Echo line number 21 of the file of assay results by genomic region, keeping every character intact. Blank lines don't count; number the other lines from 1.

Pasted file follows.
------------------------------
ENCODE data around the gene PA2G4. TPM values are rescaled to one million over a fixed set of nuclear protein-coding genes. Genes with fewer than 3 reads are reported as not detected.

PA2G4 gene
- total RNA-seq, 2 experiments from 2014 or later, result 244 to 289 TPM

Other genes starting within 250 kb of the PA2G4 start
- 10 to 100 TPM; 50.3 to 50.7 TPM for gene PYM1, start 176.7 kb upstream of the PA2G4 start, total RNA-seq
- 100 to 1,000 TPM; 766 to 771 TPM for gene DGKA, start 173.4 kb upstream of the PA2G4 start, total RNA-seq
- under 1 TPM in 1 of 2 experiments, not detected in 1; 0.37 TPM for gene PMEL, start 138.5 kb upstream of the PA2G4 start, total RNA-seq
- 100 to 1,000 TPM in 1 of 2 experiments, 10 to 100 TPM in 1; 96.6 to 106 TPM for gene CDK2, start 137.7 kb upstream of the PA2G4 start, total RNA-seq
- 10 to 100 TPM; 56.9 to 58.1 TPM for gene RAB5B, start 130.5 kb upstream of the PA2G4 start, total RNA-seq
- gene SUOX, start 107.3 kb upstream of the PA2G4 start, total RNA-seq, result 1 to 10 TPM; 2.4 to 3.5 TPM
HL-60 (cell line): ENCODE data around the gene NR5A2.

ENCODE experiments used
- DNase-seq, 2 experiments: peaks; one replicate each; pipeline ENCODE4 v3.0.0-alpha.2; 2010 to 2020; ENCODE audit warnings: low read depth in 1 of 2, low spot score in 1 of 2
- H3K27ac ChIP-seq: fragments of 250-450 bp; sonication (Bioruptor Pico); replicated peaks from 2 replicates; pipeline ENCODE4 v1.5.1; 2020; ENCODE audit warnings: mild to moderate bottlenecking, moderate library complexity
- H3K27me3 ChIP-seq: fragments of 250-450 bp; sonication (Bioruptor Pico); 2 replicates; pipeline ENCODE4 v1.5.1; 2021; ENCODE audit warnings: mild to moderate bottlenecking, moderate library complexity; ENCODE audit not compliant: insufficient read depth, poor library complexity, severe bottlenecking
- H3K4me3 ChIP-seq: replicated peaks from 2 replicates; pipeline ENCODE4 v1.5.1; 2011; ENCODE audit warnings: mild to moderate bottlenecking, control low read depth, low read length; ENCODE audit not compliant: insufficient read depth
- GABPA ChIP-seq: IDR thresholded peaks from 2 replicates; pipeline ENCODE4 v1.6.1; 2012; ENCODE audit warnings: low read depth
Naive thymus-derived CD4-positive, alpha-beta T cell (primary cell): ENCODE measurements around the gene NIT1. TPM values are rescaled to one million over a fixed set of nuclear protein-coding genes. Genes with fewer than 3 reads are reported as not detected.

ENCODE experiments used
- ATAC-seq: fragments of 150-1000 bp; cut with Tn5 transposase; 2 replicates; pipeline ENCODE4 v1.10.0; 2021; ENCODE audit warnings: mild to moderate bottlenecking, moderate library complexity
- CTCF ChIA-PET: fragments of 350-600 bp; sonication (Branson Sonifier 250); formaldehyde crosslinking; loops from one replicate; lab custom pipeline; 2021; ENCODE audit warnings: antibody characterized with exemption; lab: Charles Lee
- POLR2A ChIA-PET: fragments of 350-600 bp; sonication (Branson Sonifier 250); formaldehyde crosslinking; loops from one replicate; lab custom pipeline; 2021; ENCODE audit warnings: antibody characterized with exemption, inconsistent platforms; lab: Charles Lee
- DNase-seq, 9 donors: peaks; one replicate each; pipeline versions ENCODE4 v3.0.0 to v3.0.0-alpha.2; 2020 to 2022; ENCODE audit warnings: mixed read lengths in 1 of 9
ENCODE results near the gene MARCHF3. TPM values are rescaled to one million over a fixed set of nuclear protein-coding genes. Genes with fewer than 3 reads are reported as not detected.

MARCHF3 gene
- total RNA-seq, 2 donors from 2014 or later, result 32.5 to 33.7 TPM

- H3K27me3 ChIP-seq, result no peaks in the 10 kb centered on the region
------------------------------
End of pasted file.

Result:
- CTCF ChIA-PET: fragments of 350-600 bp; sonication (Branson Sonifier 250); formaldehyde crosslinking; loops from one replicate; lab custom pipeline; 2021; ENCODE audit warnings: antibody characterized with exemption; lab: Charles Lee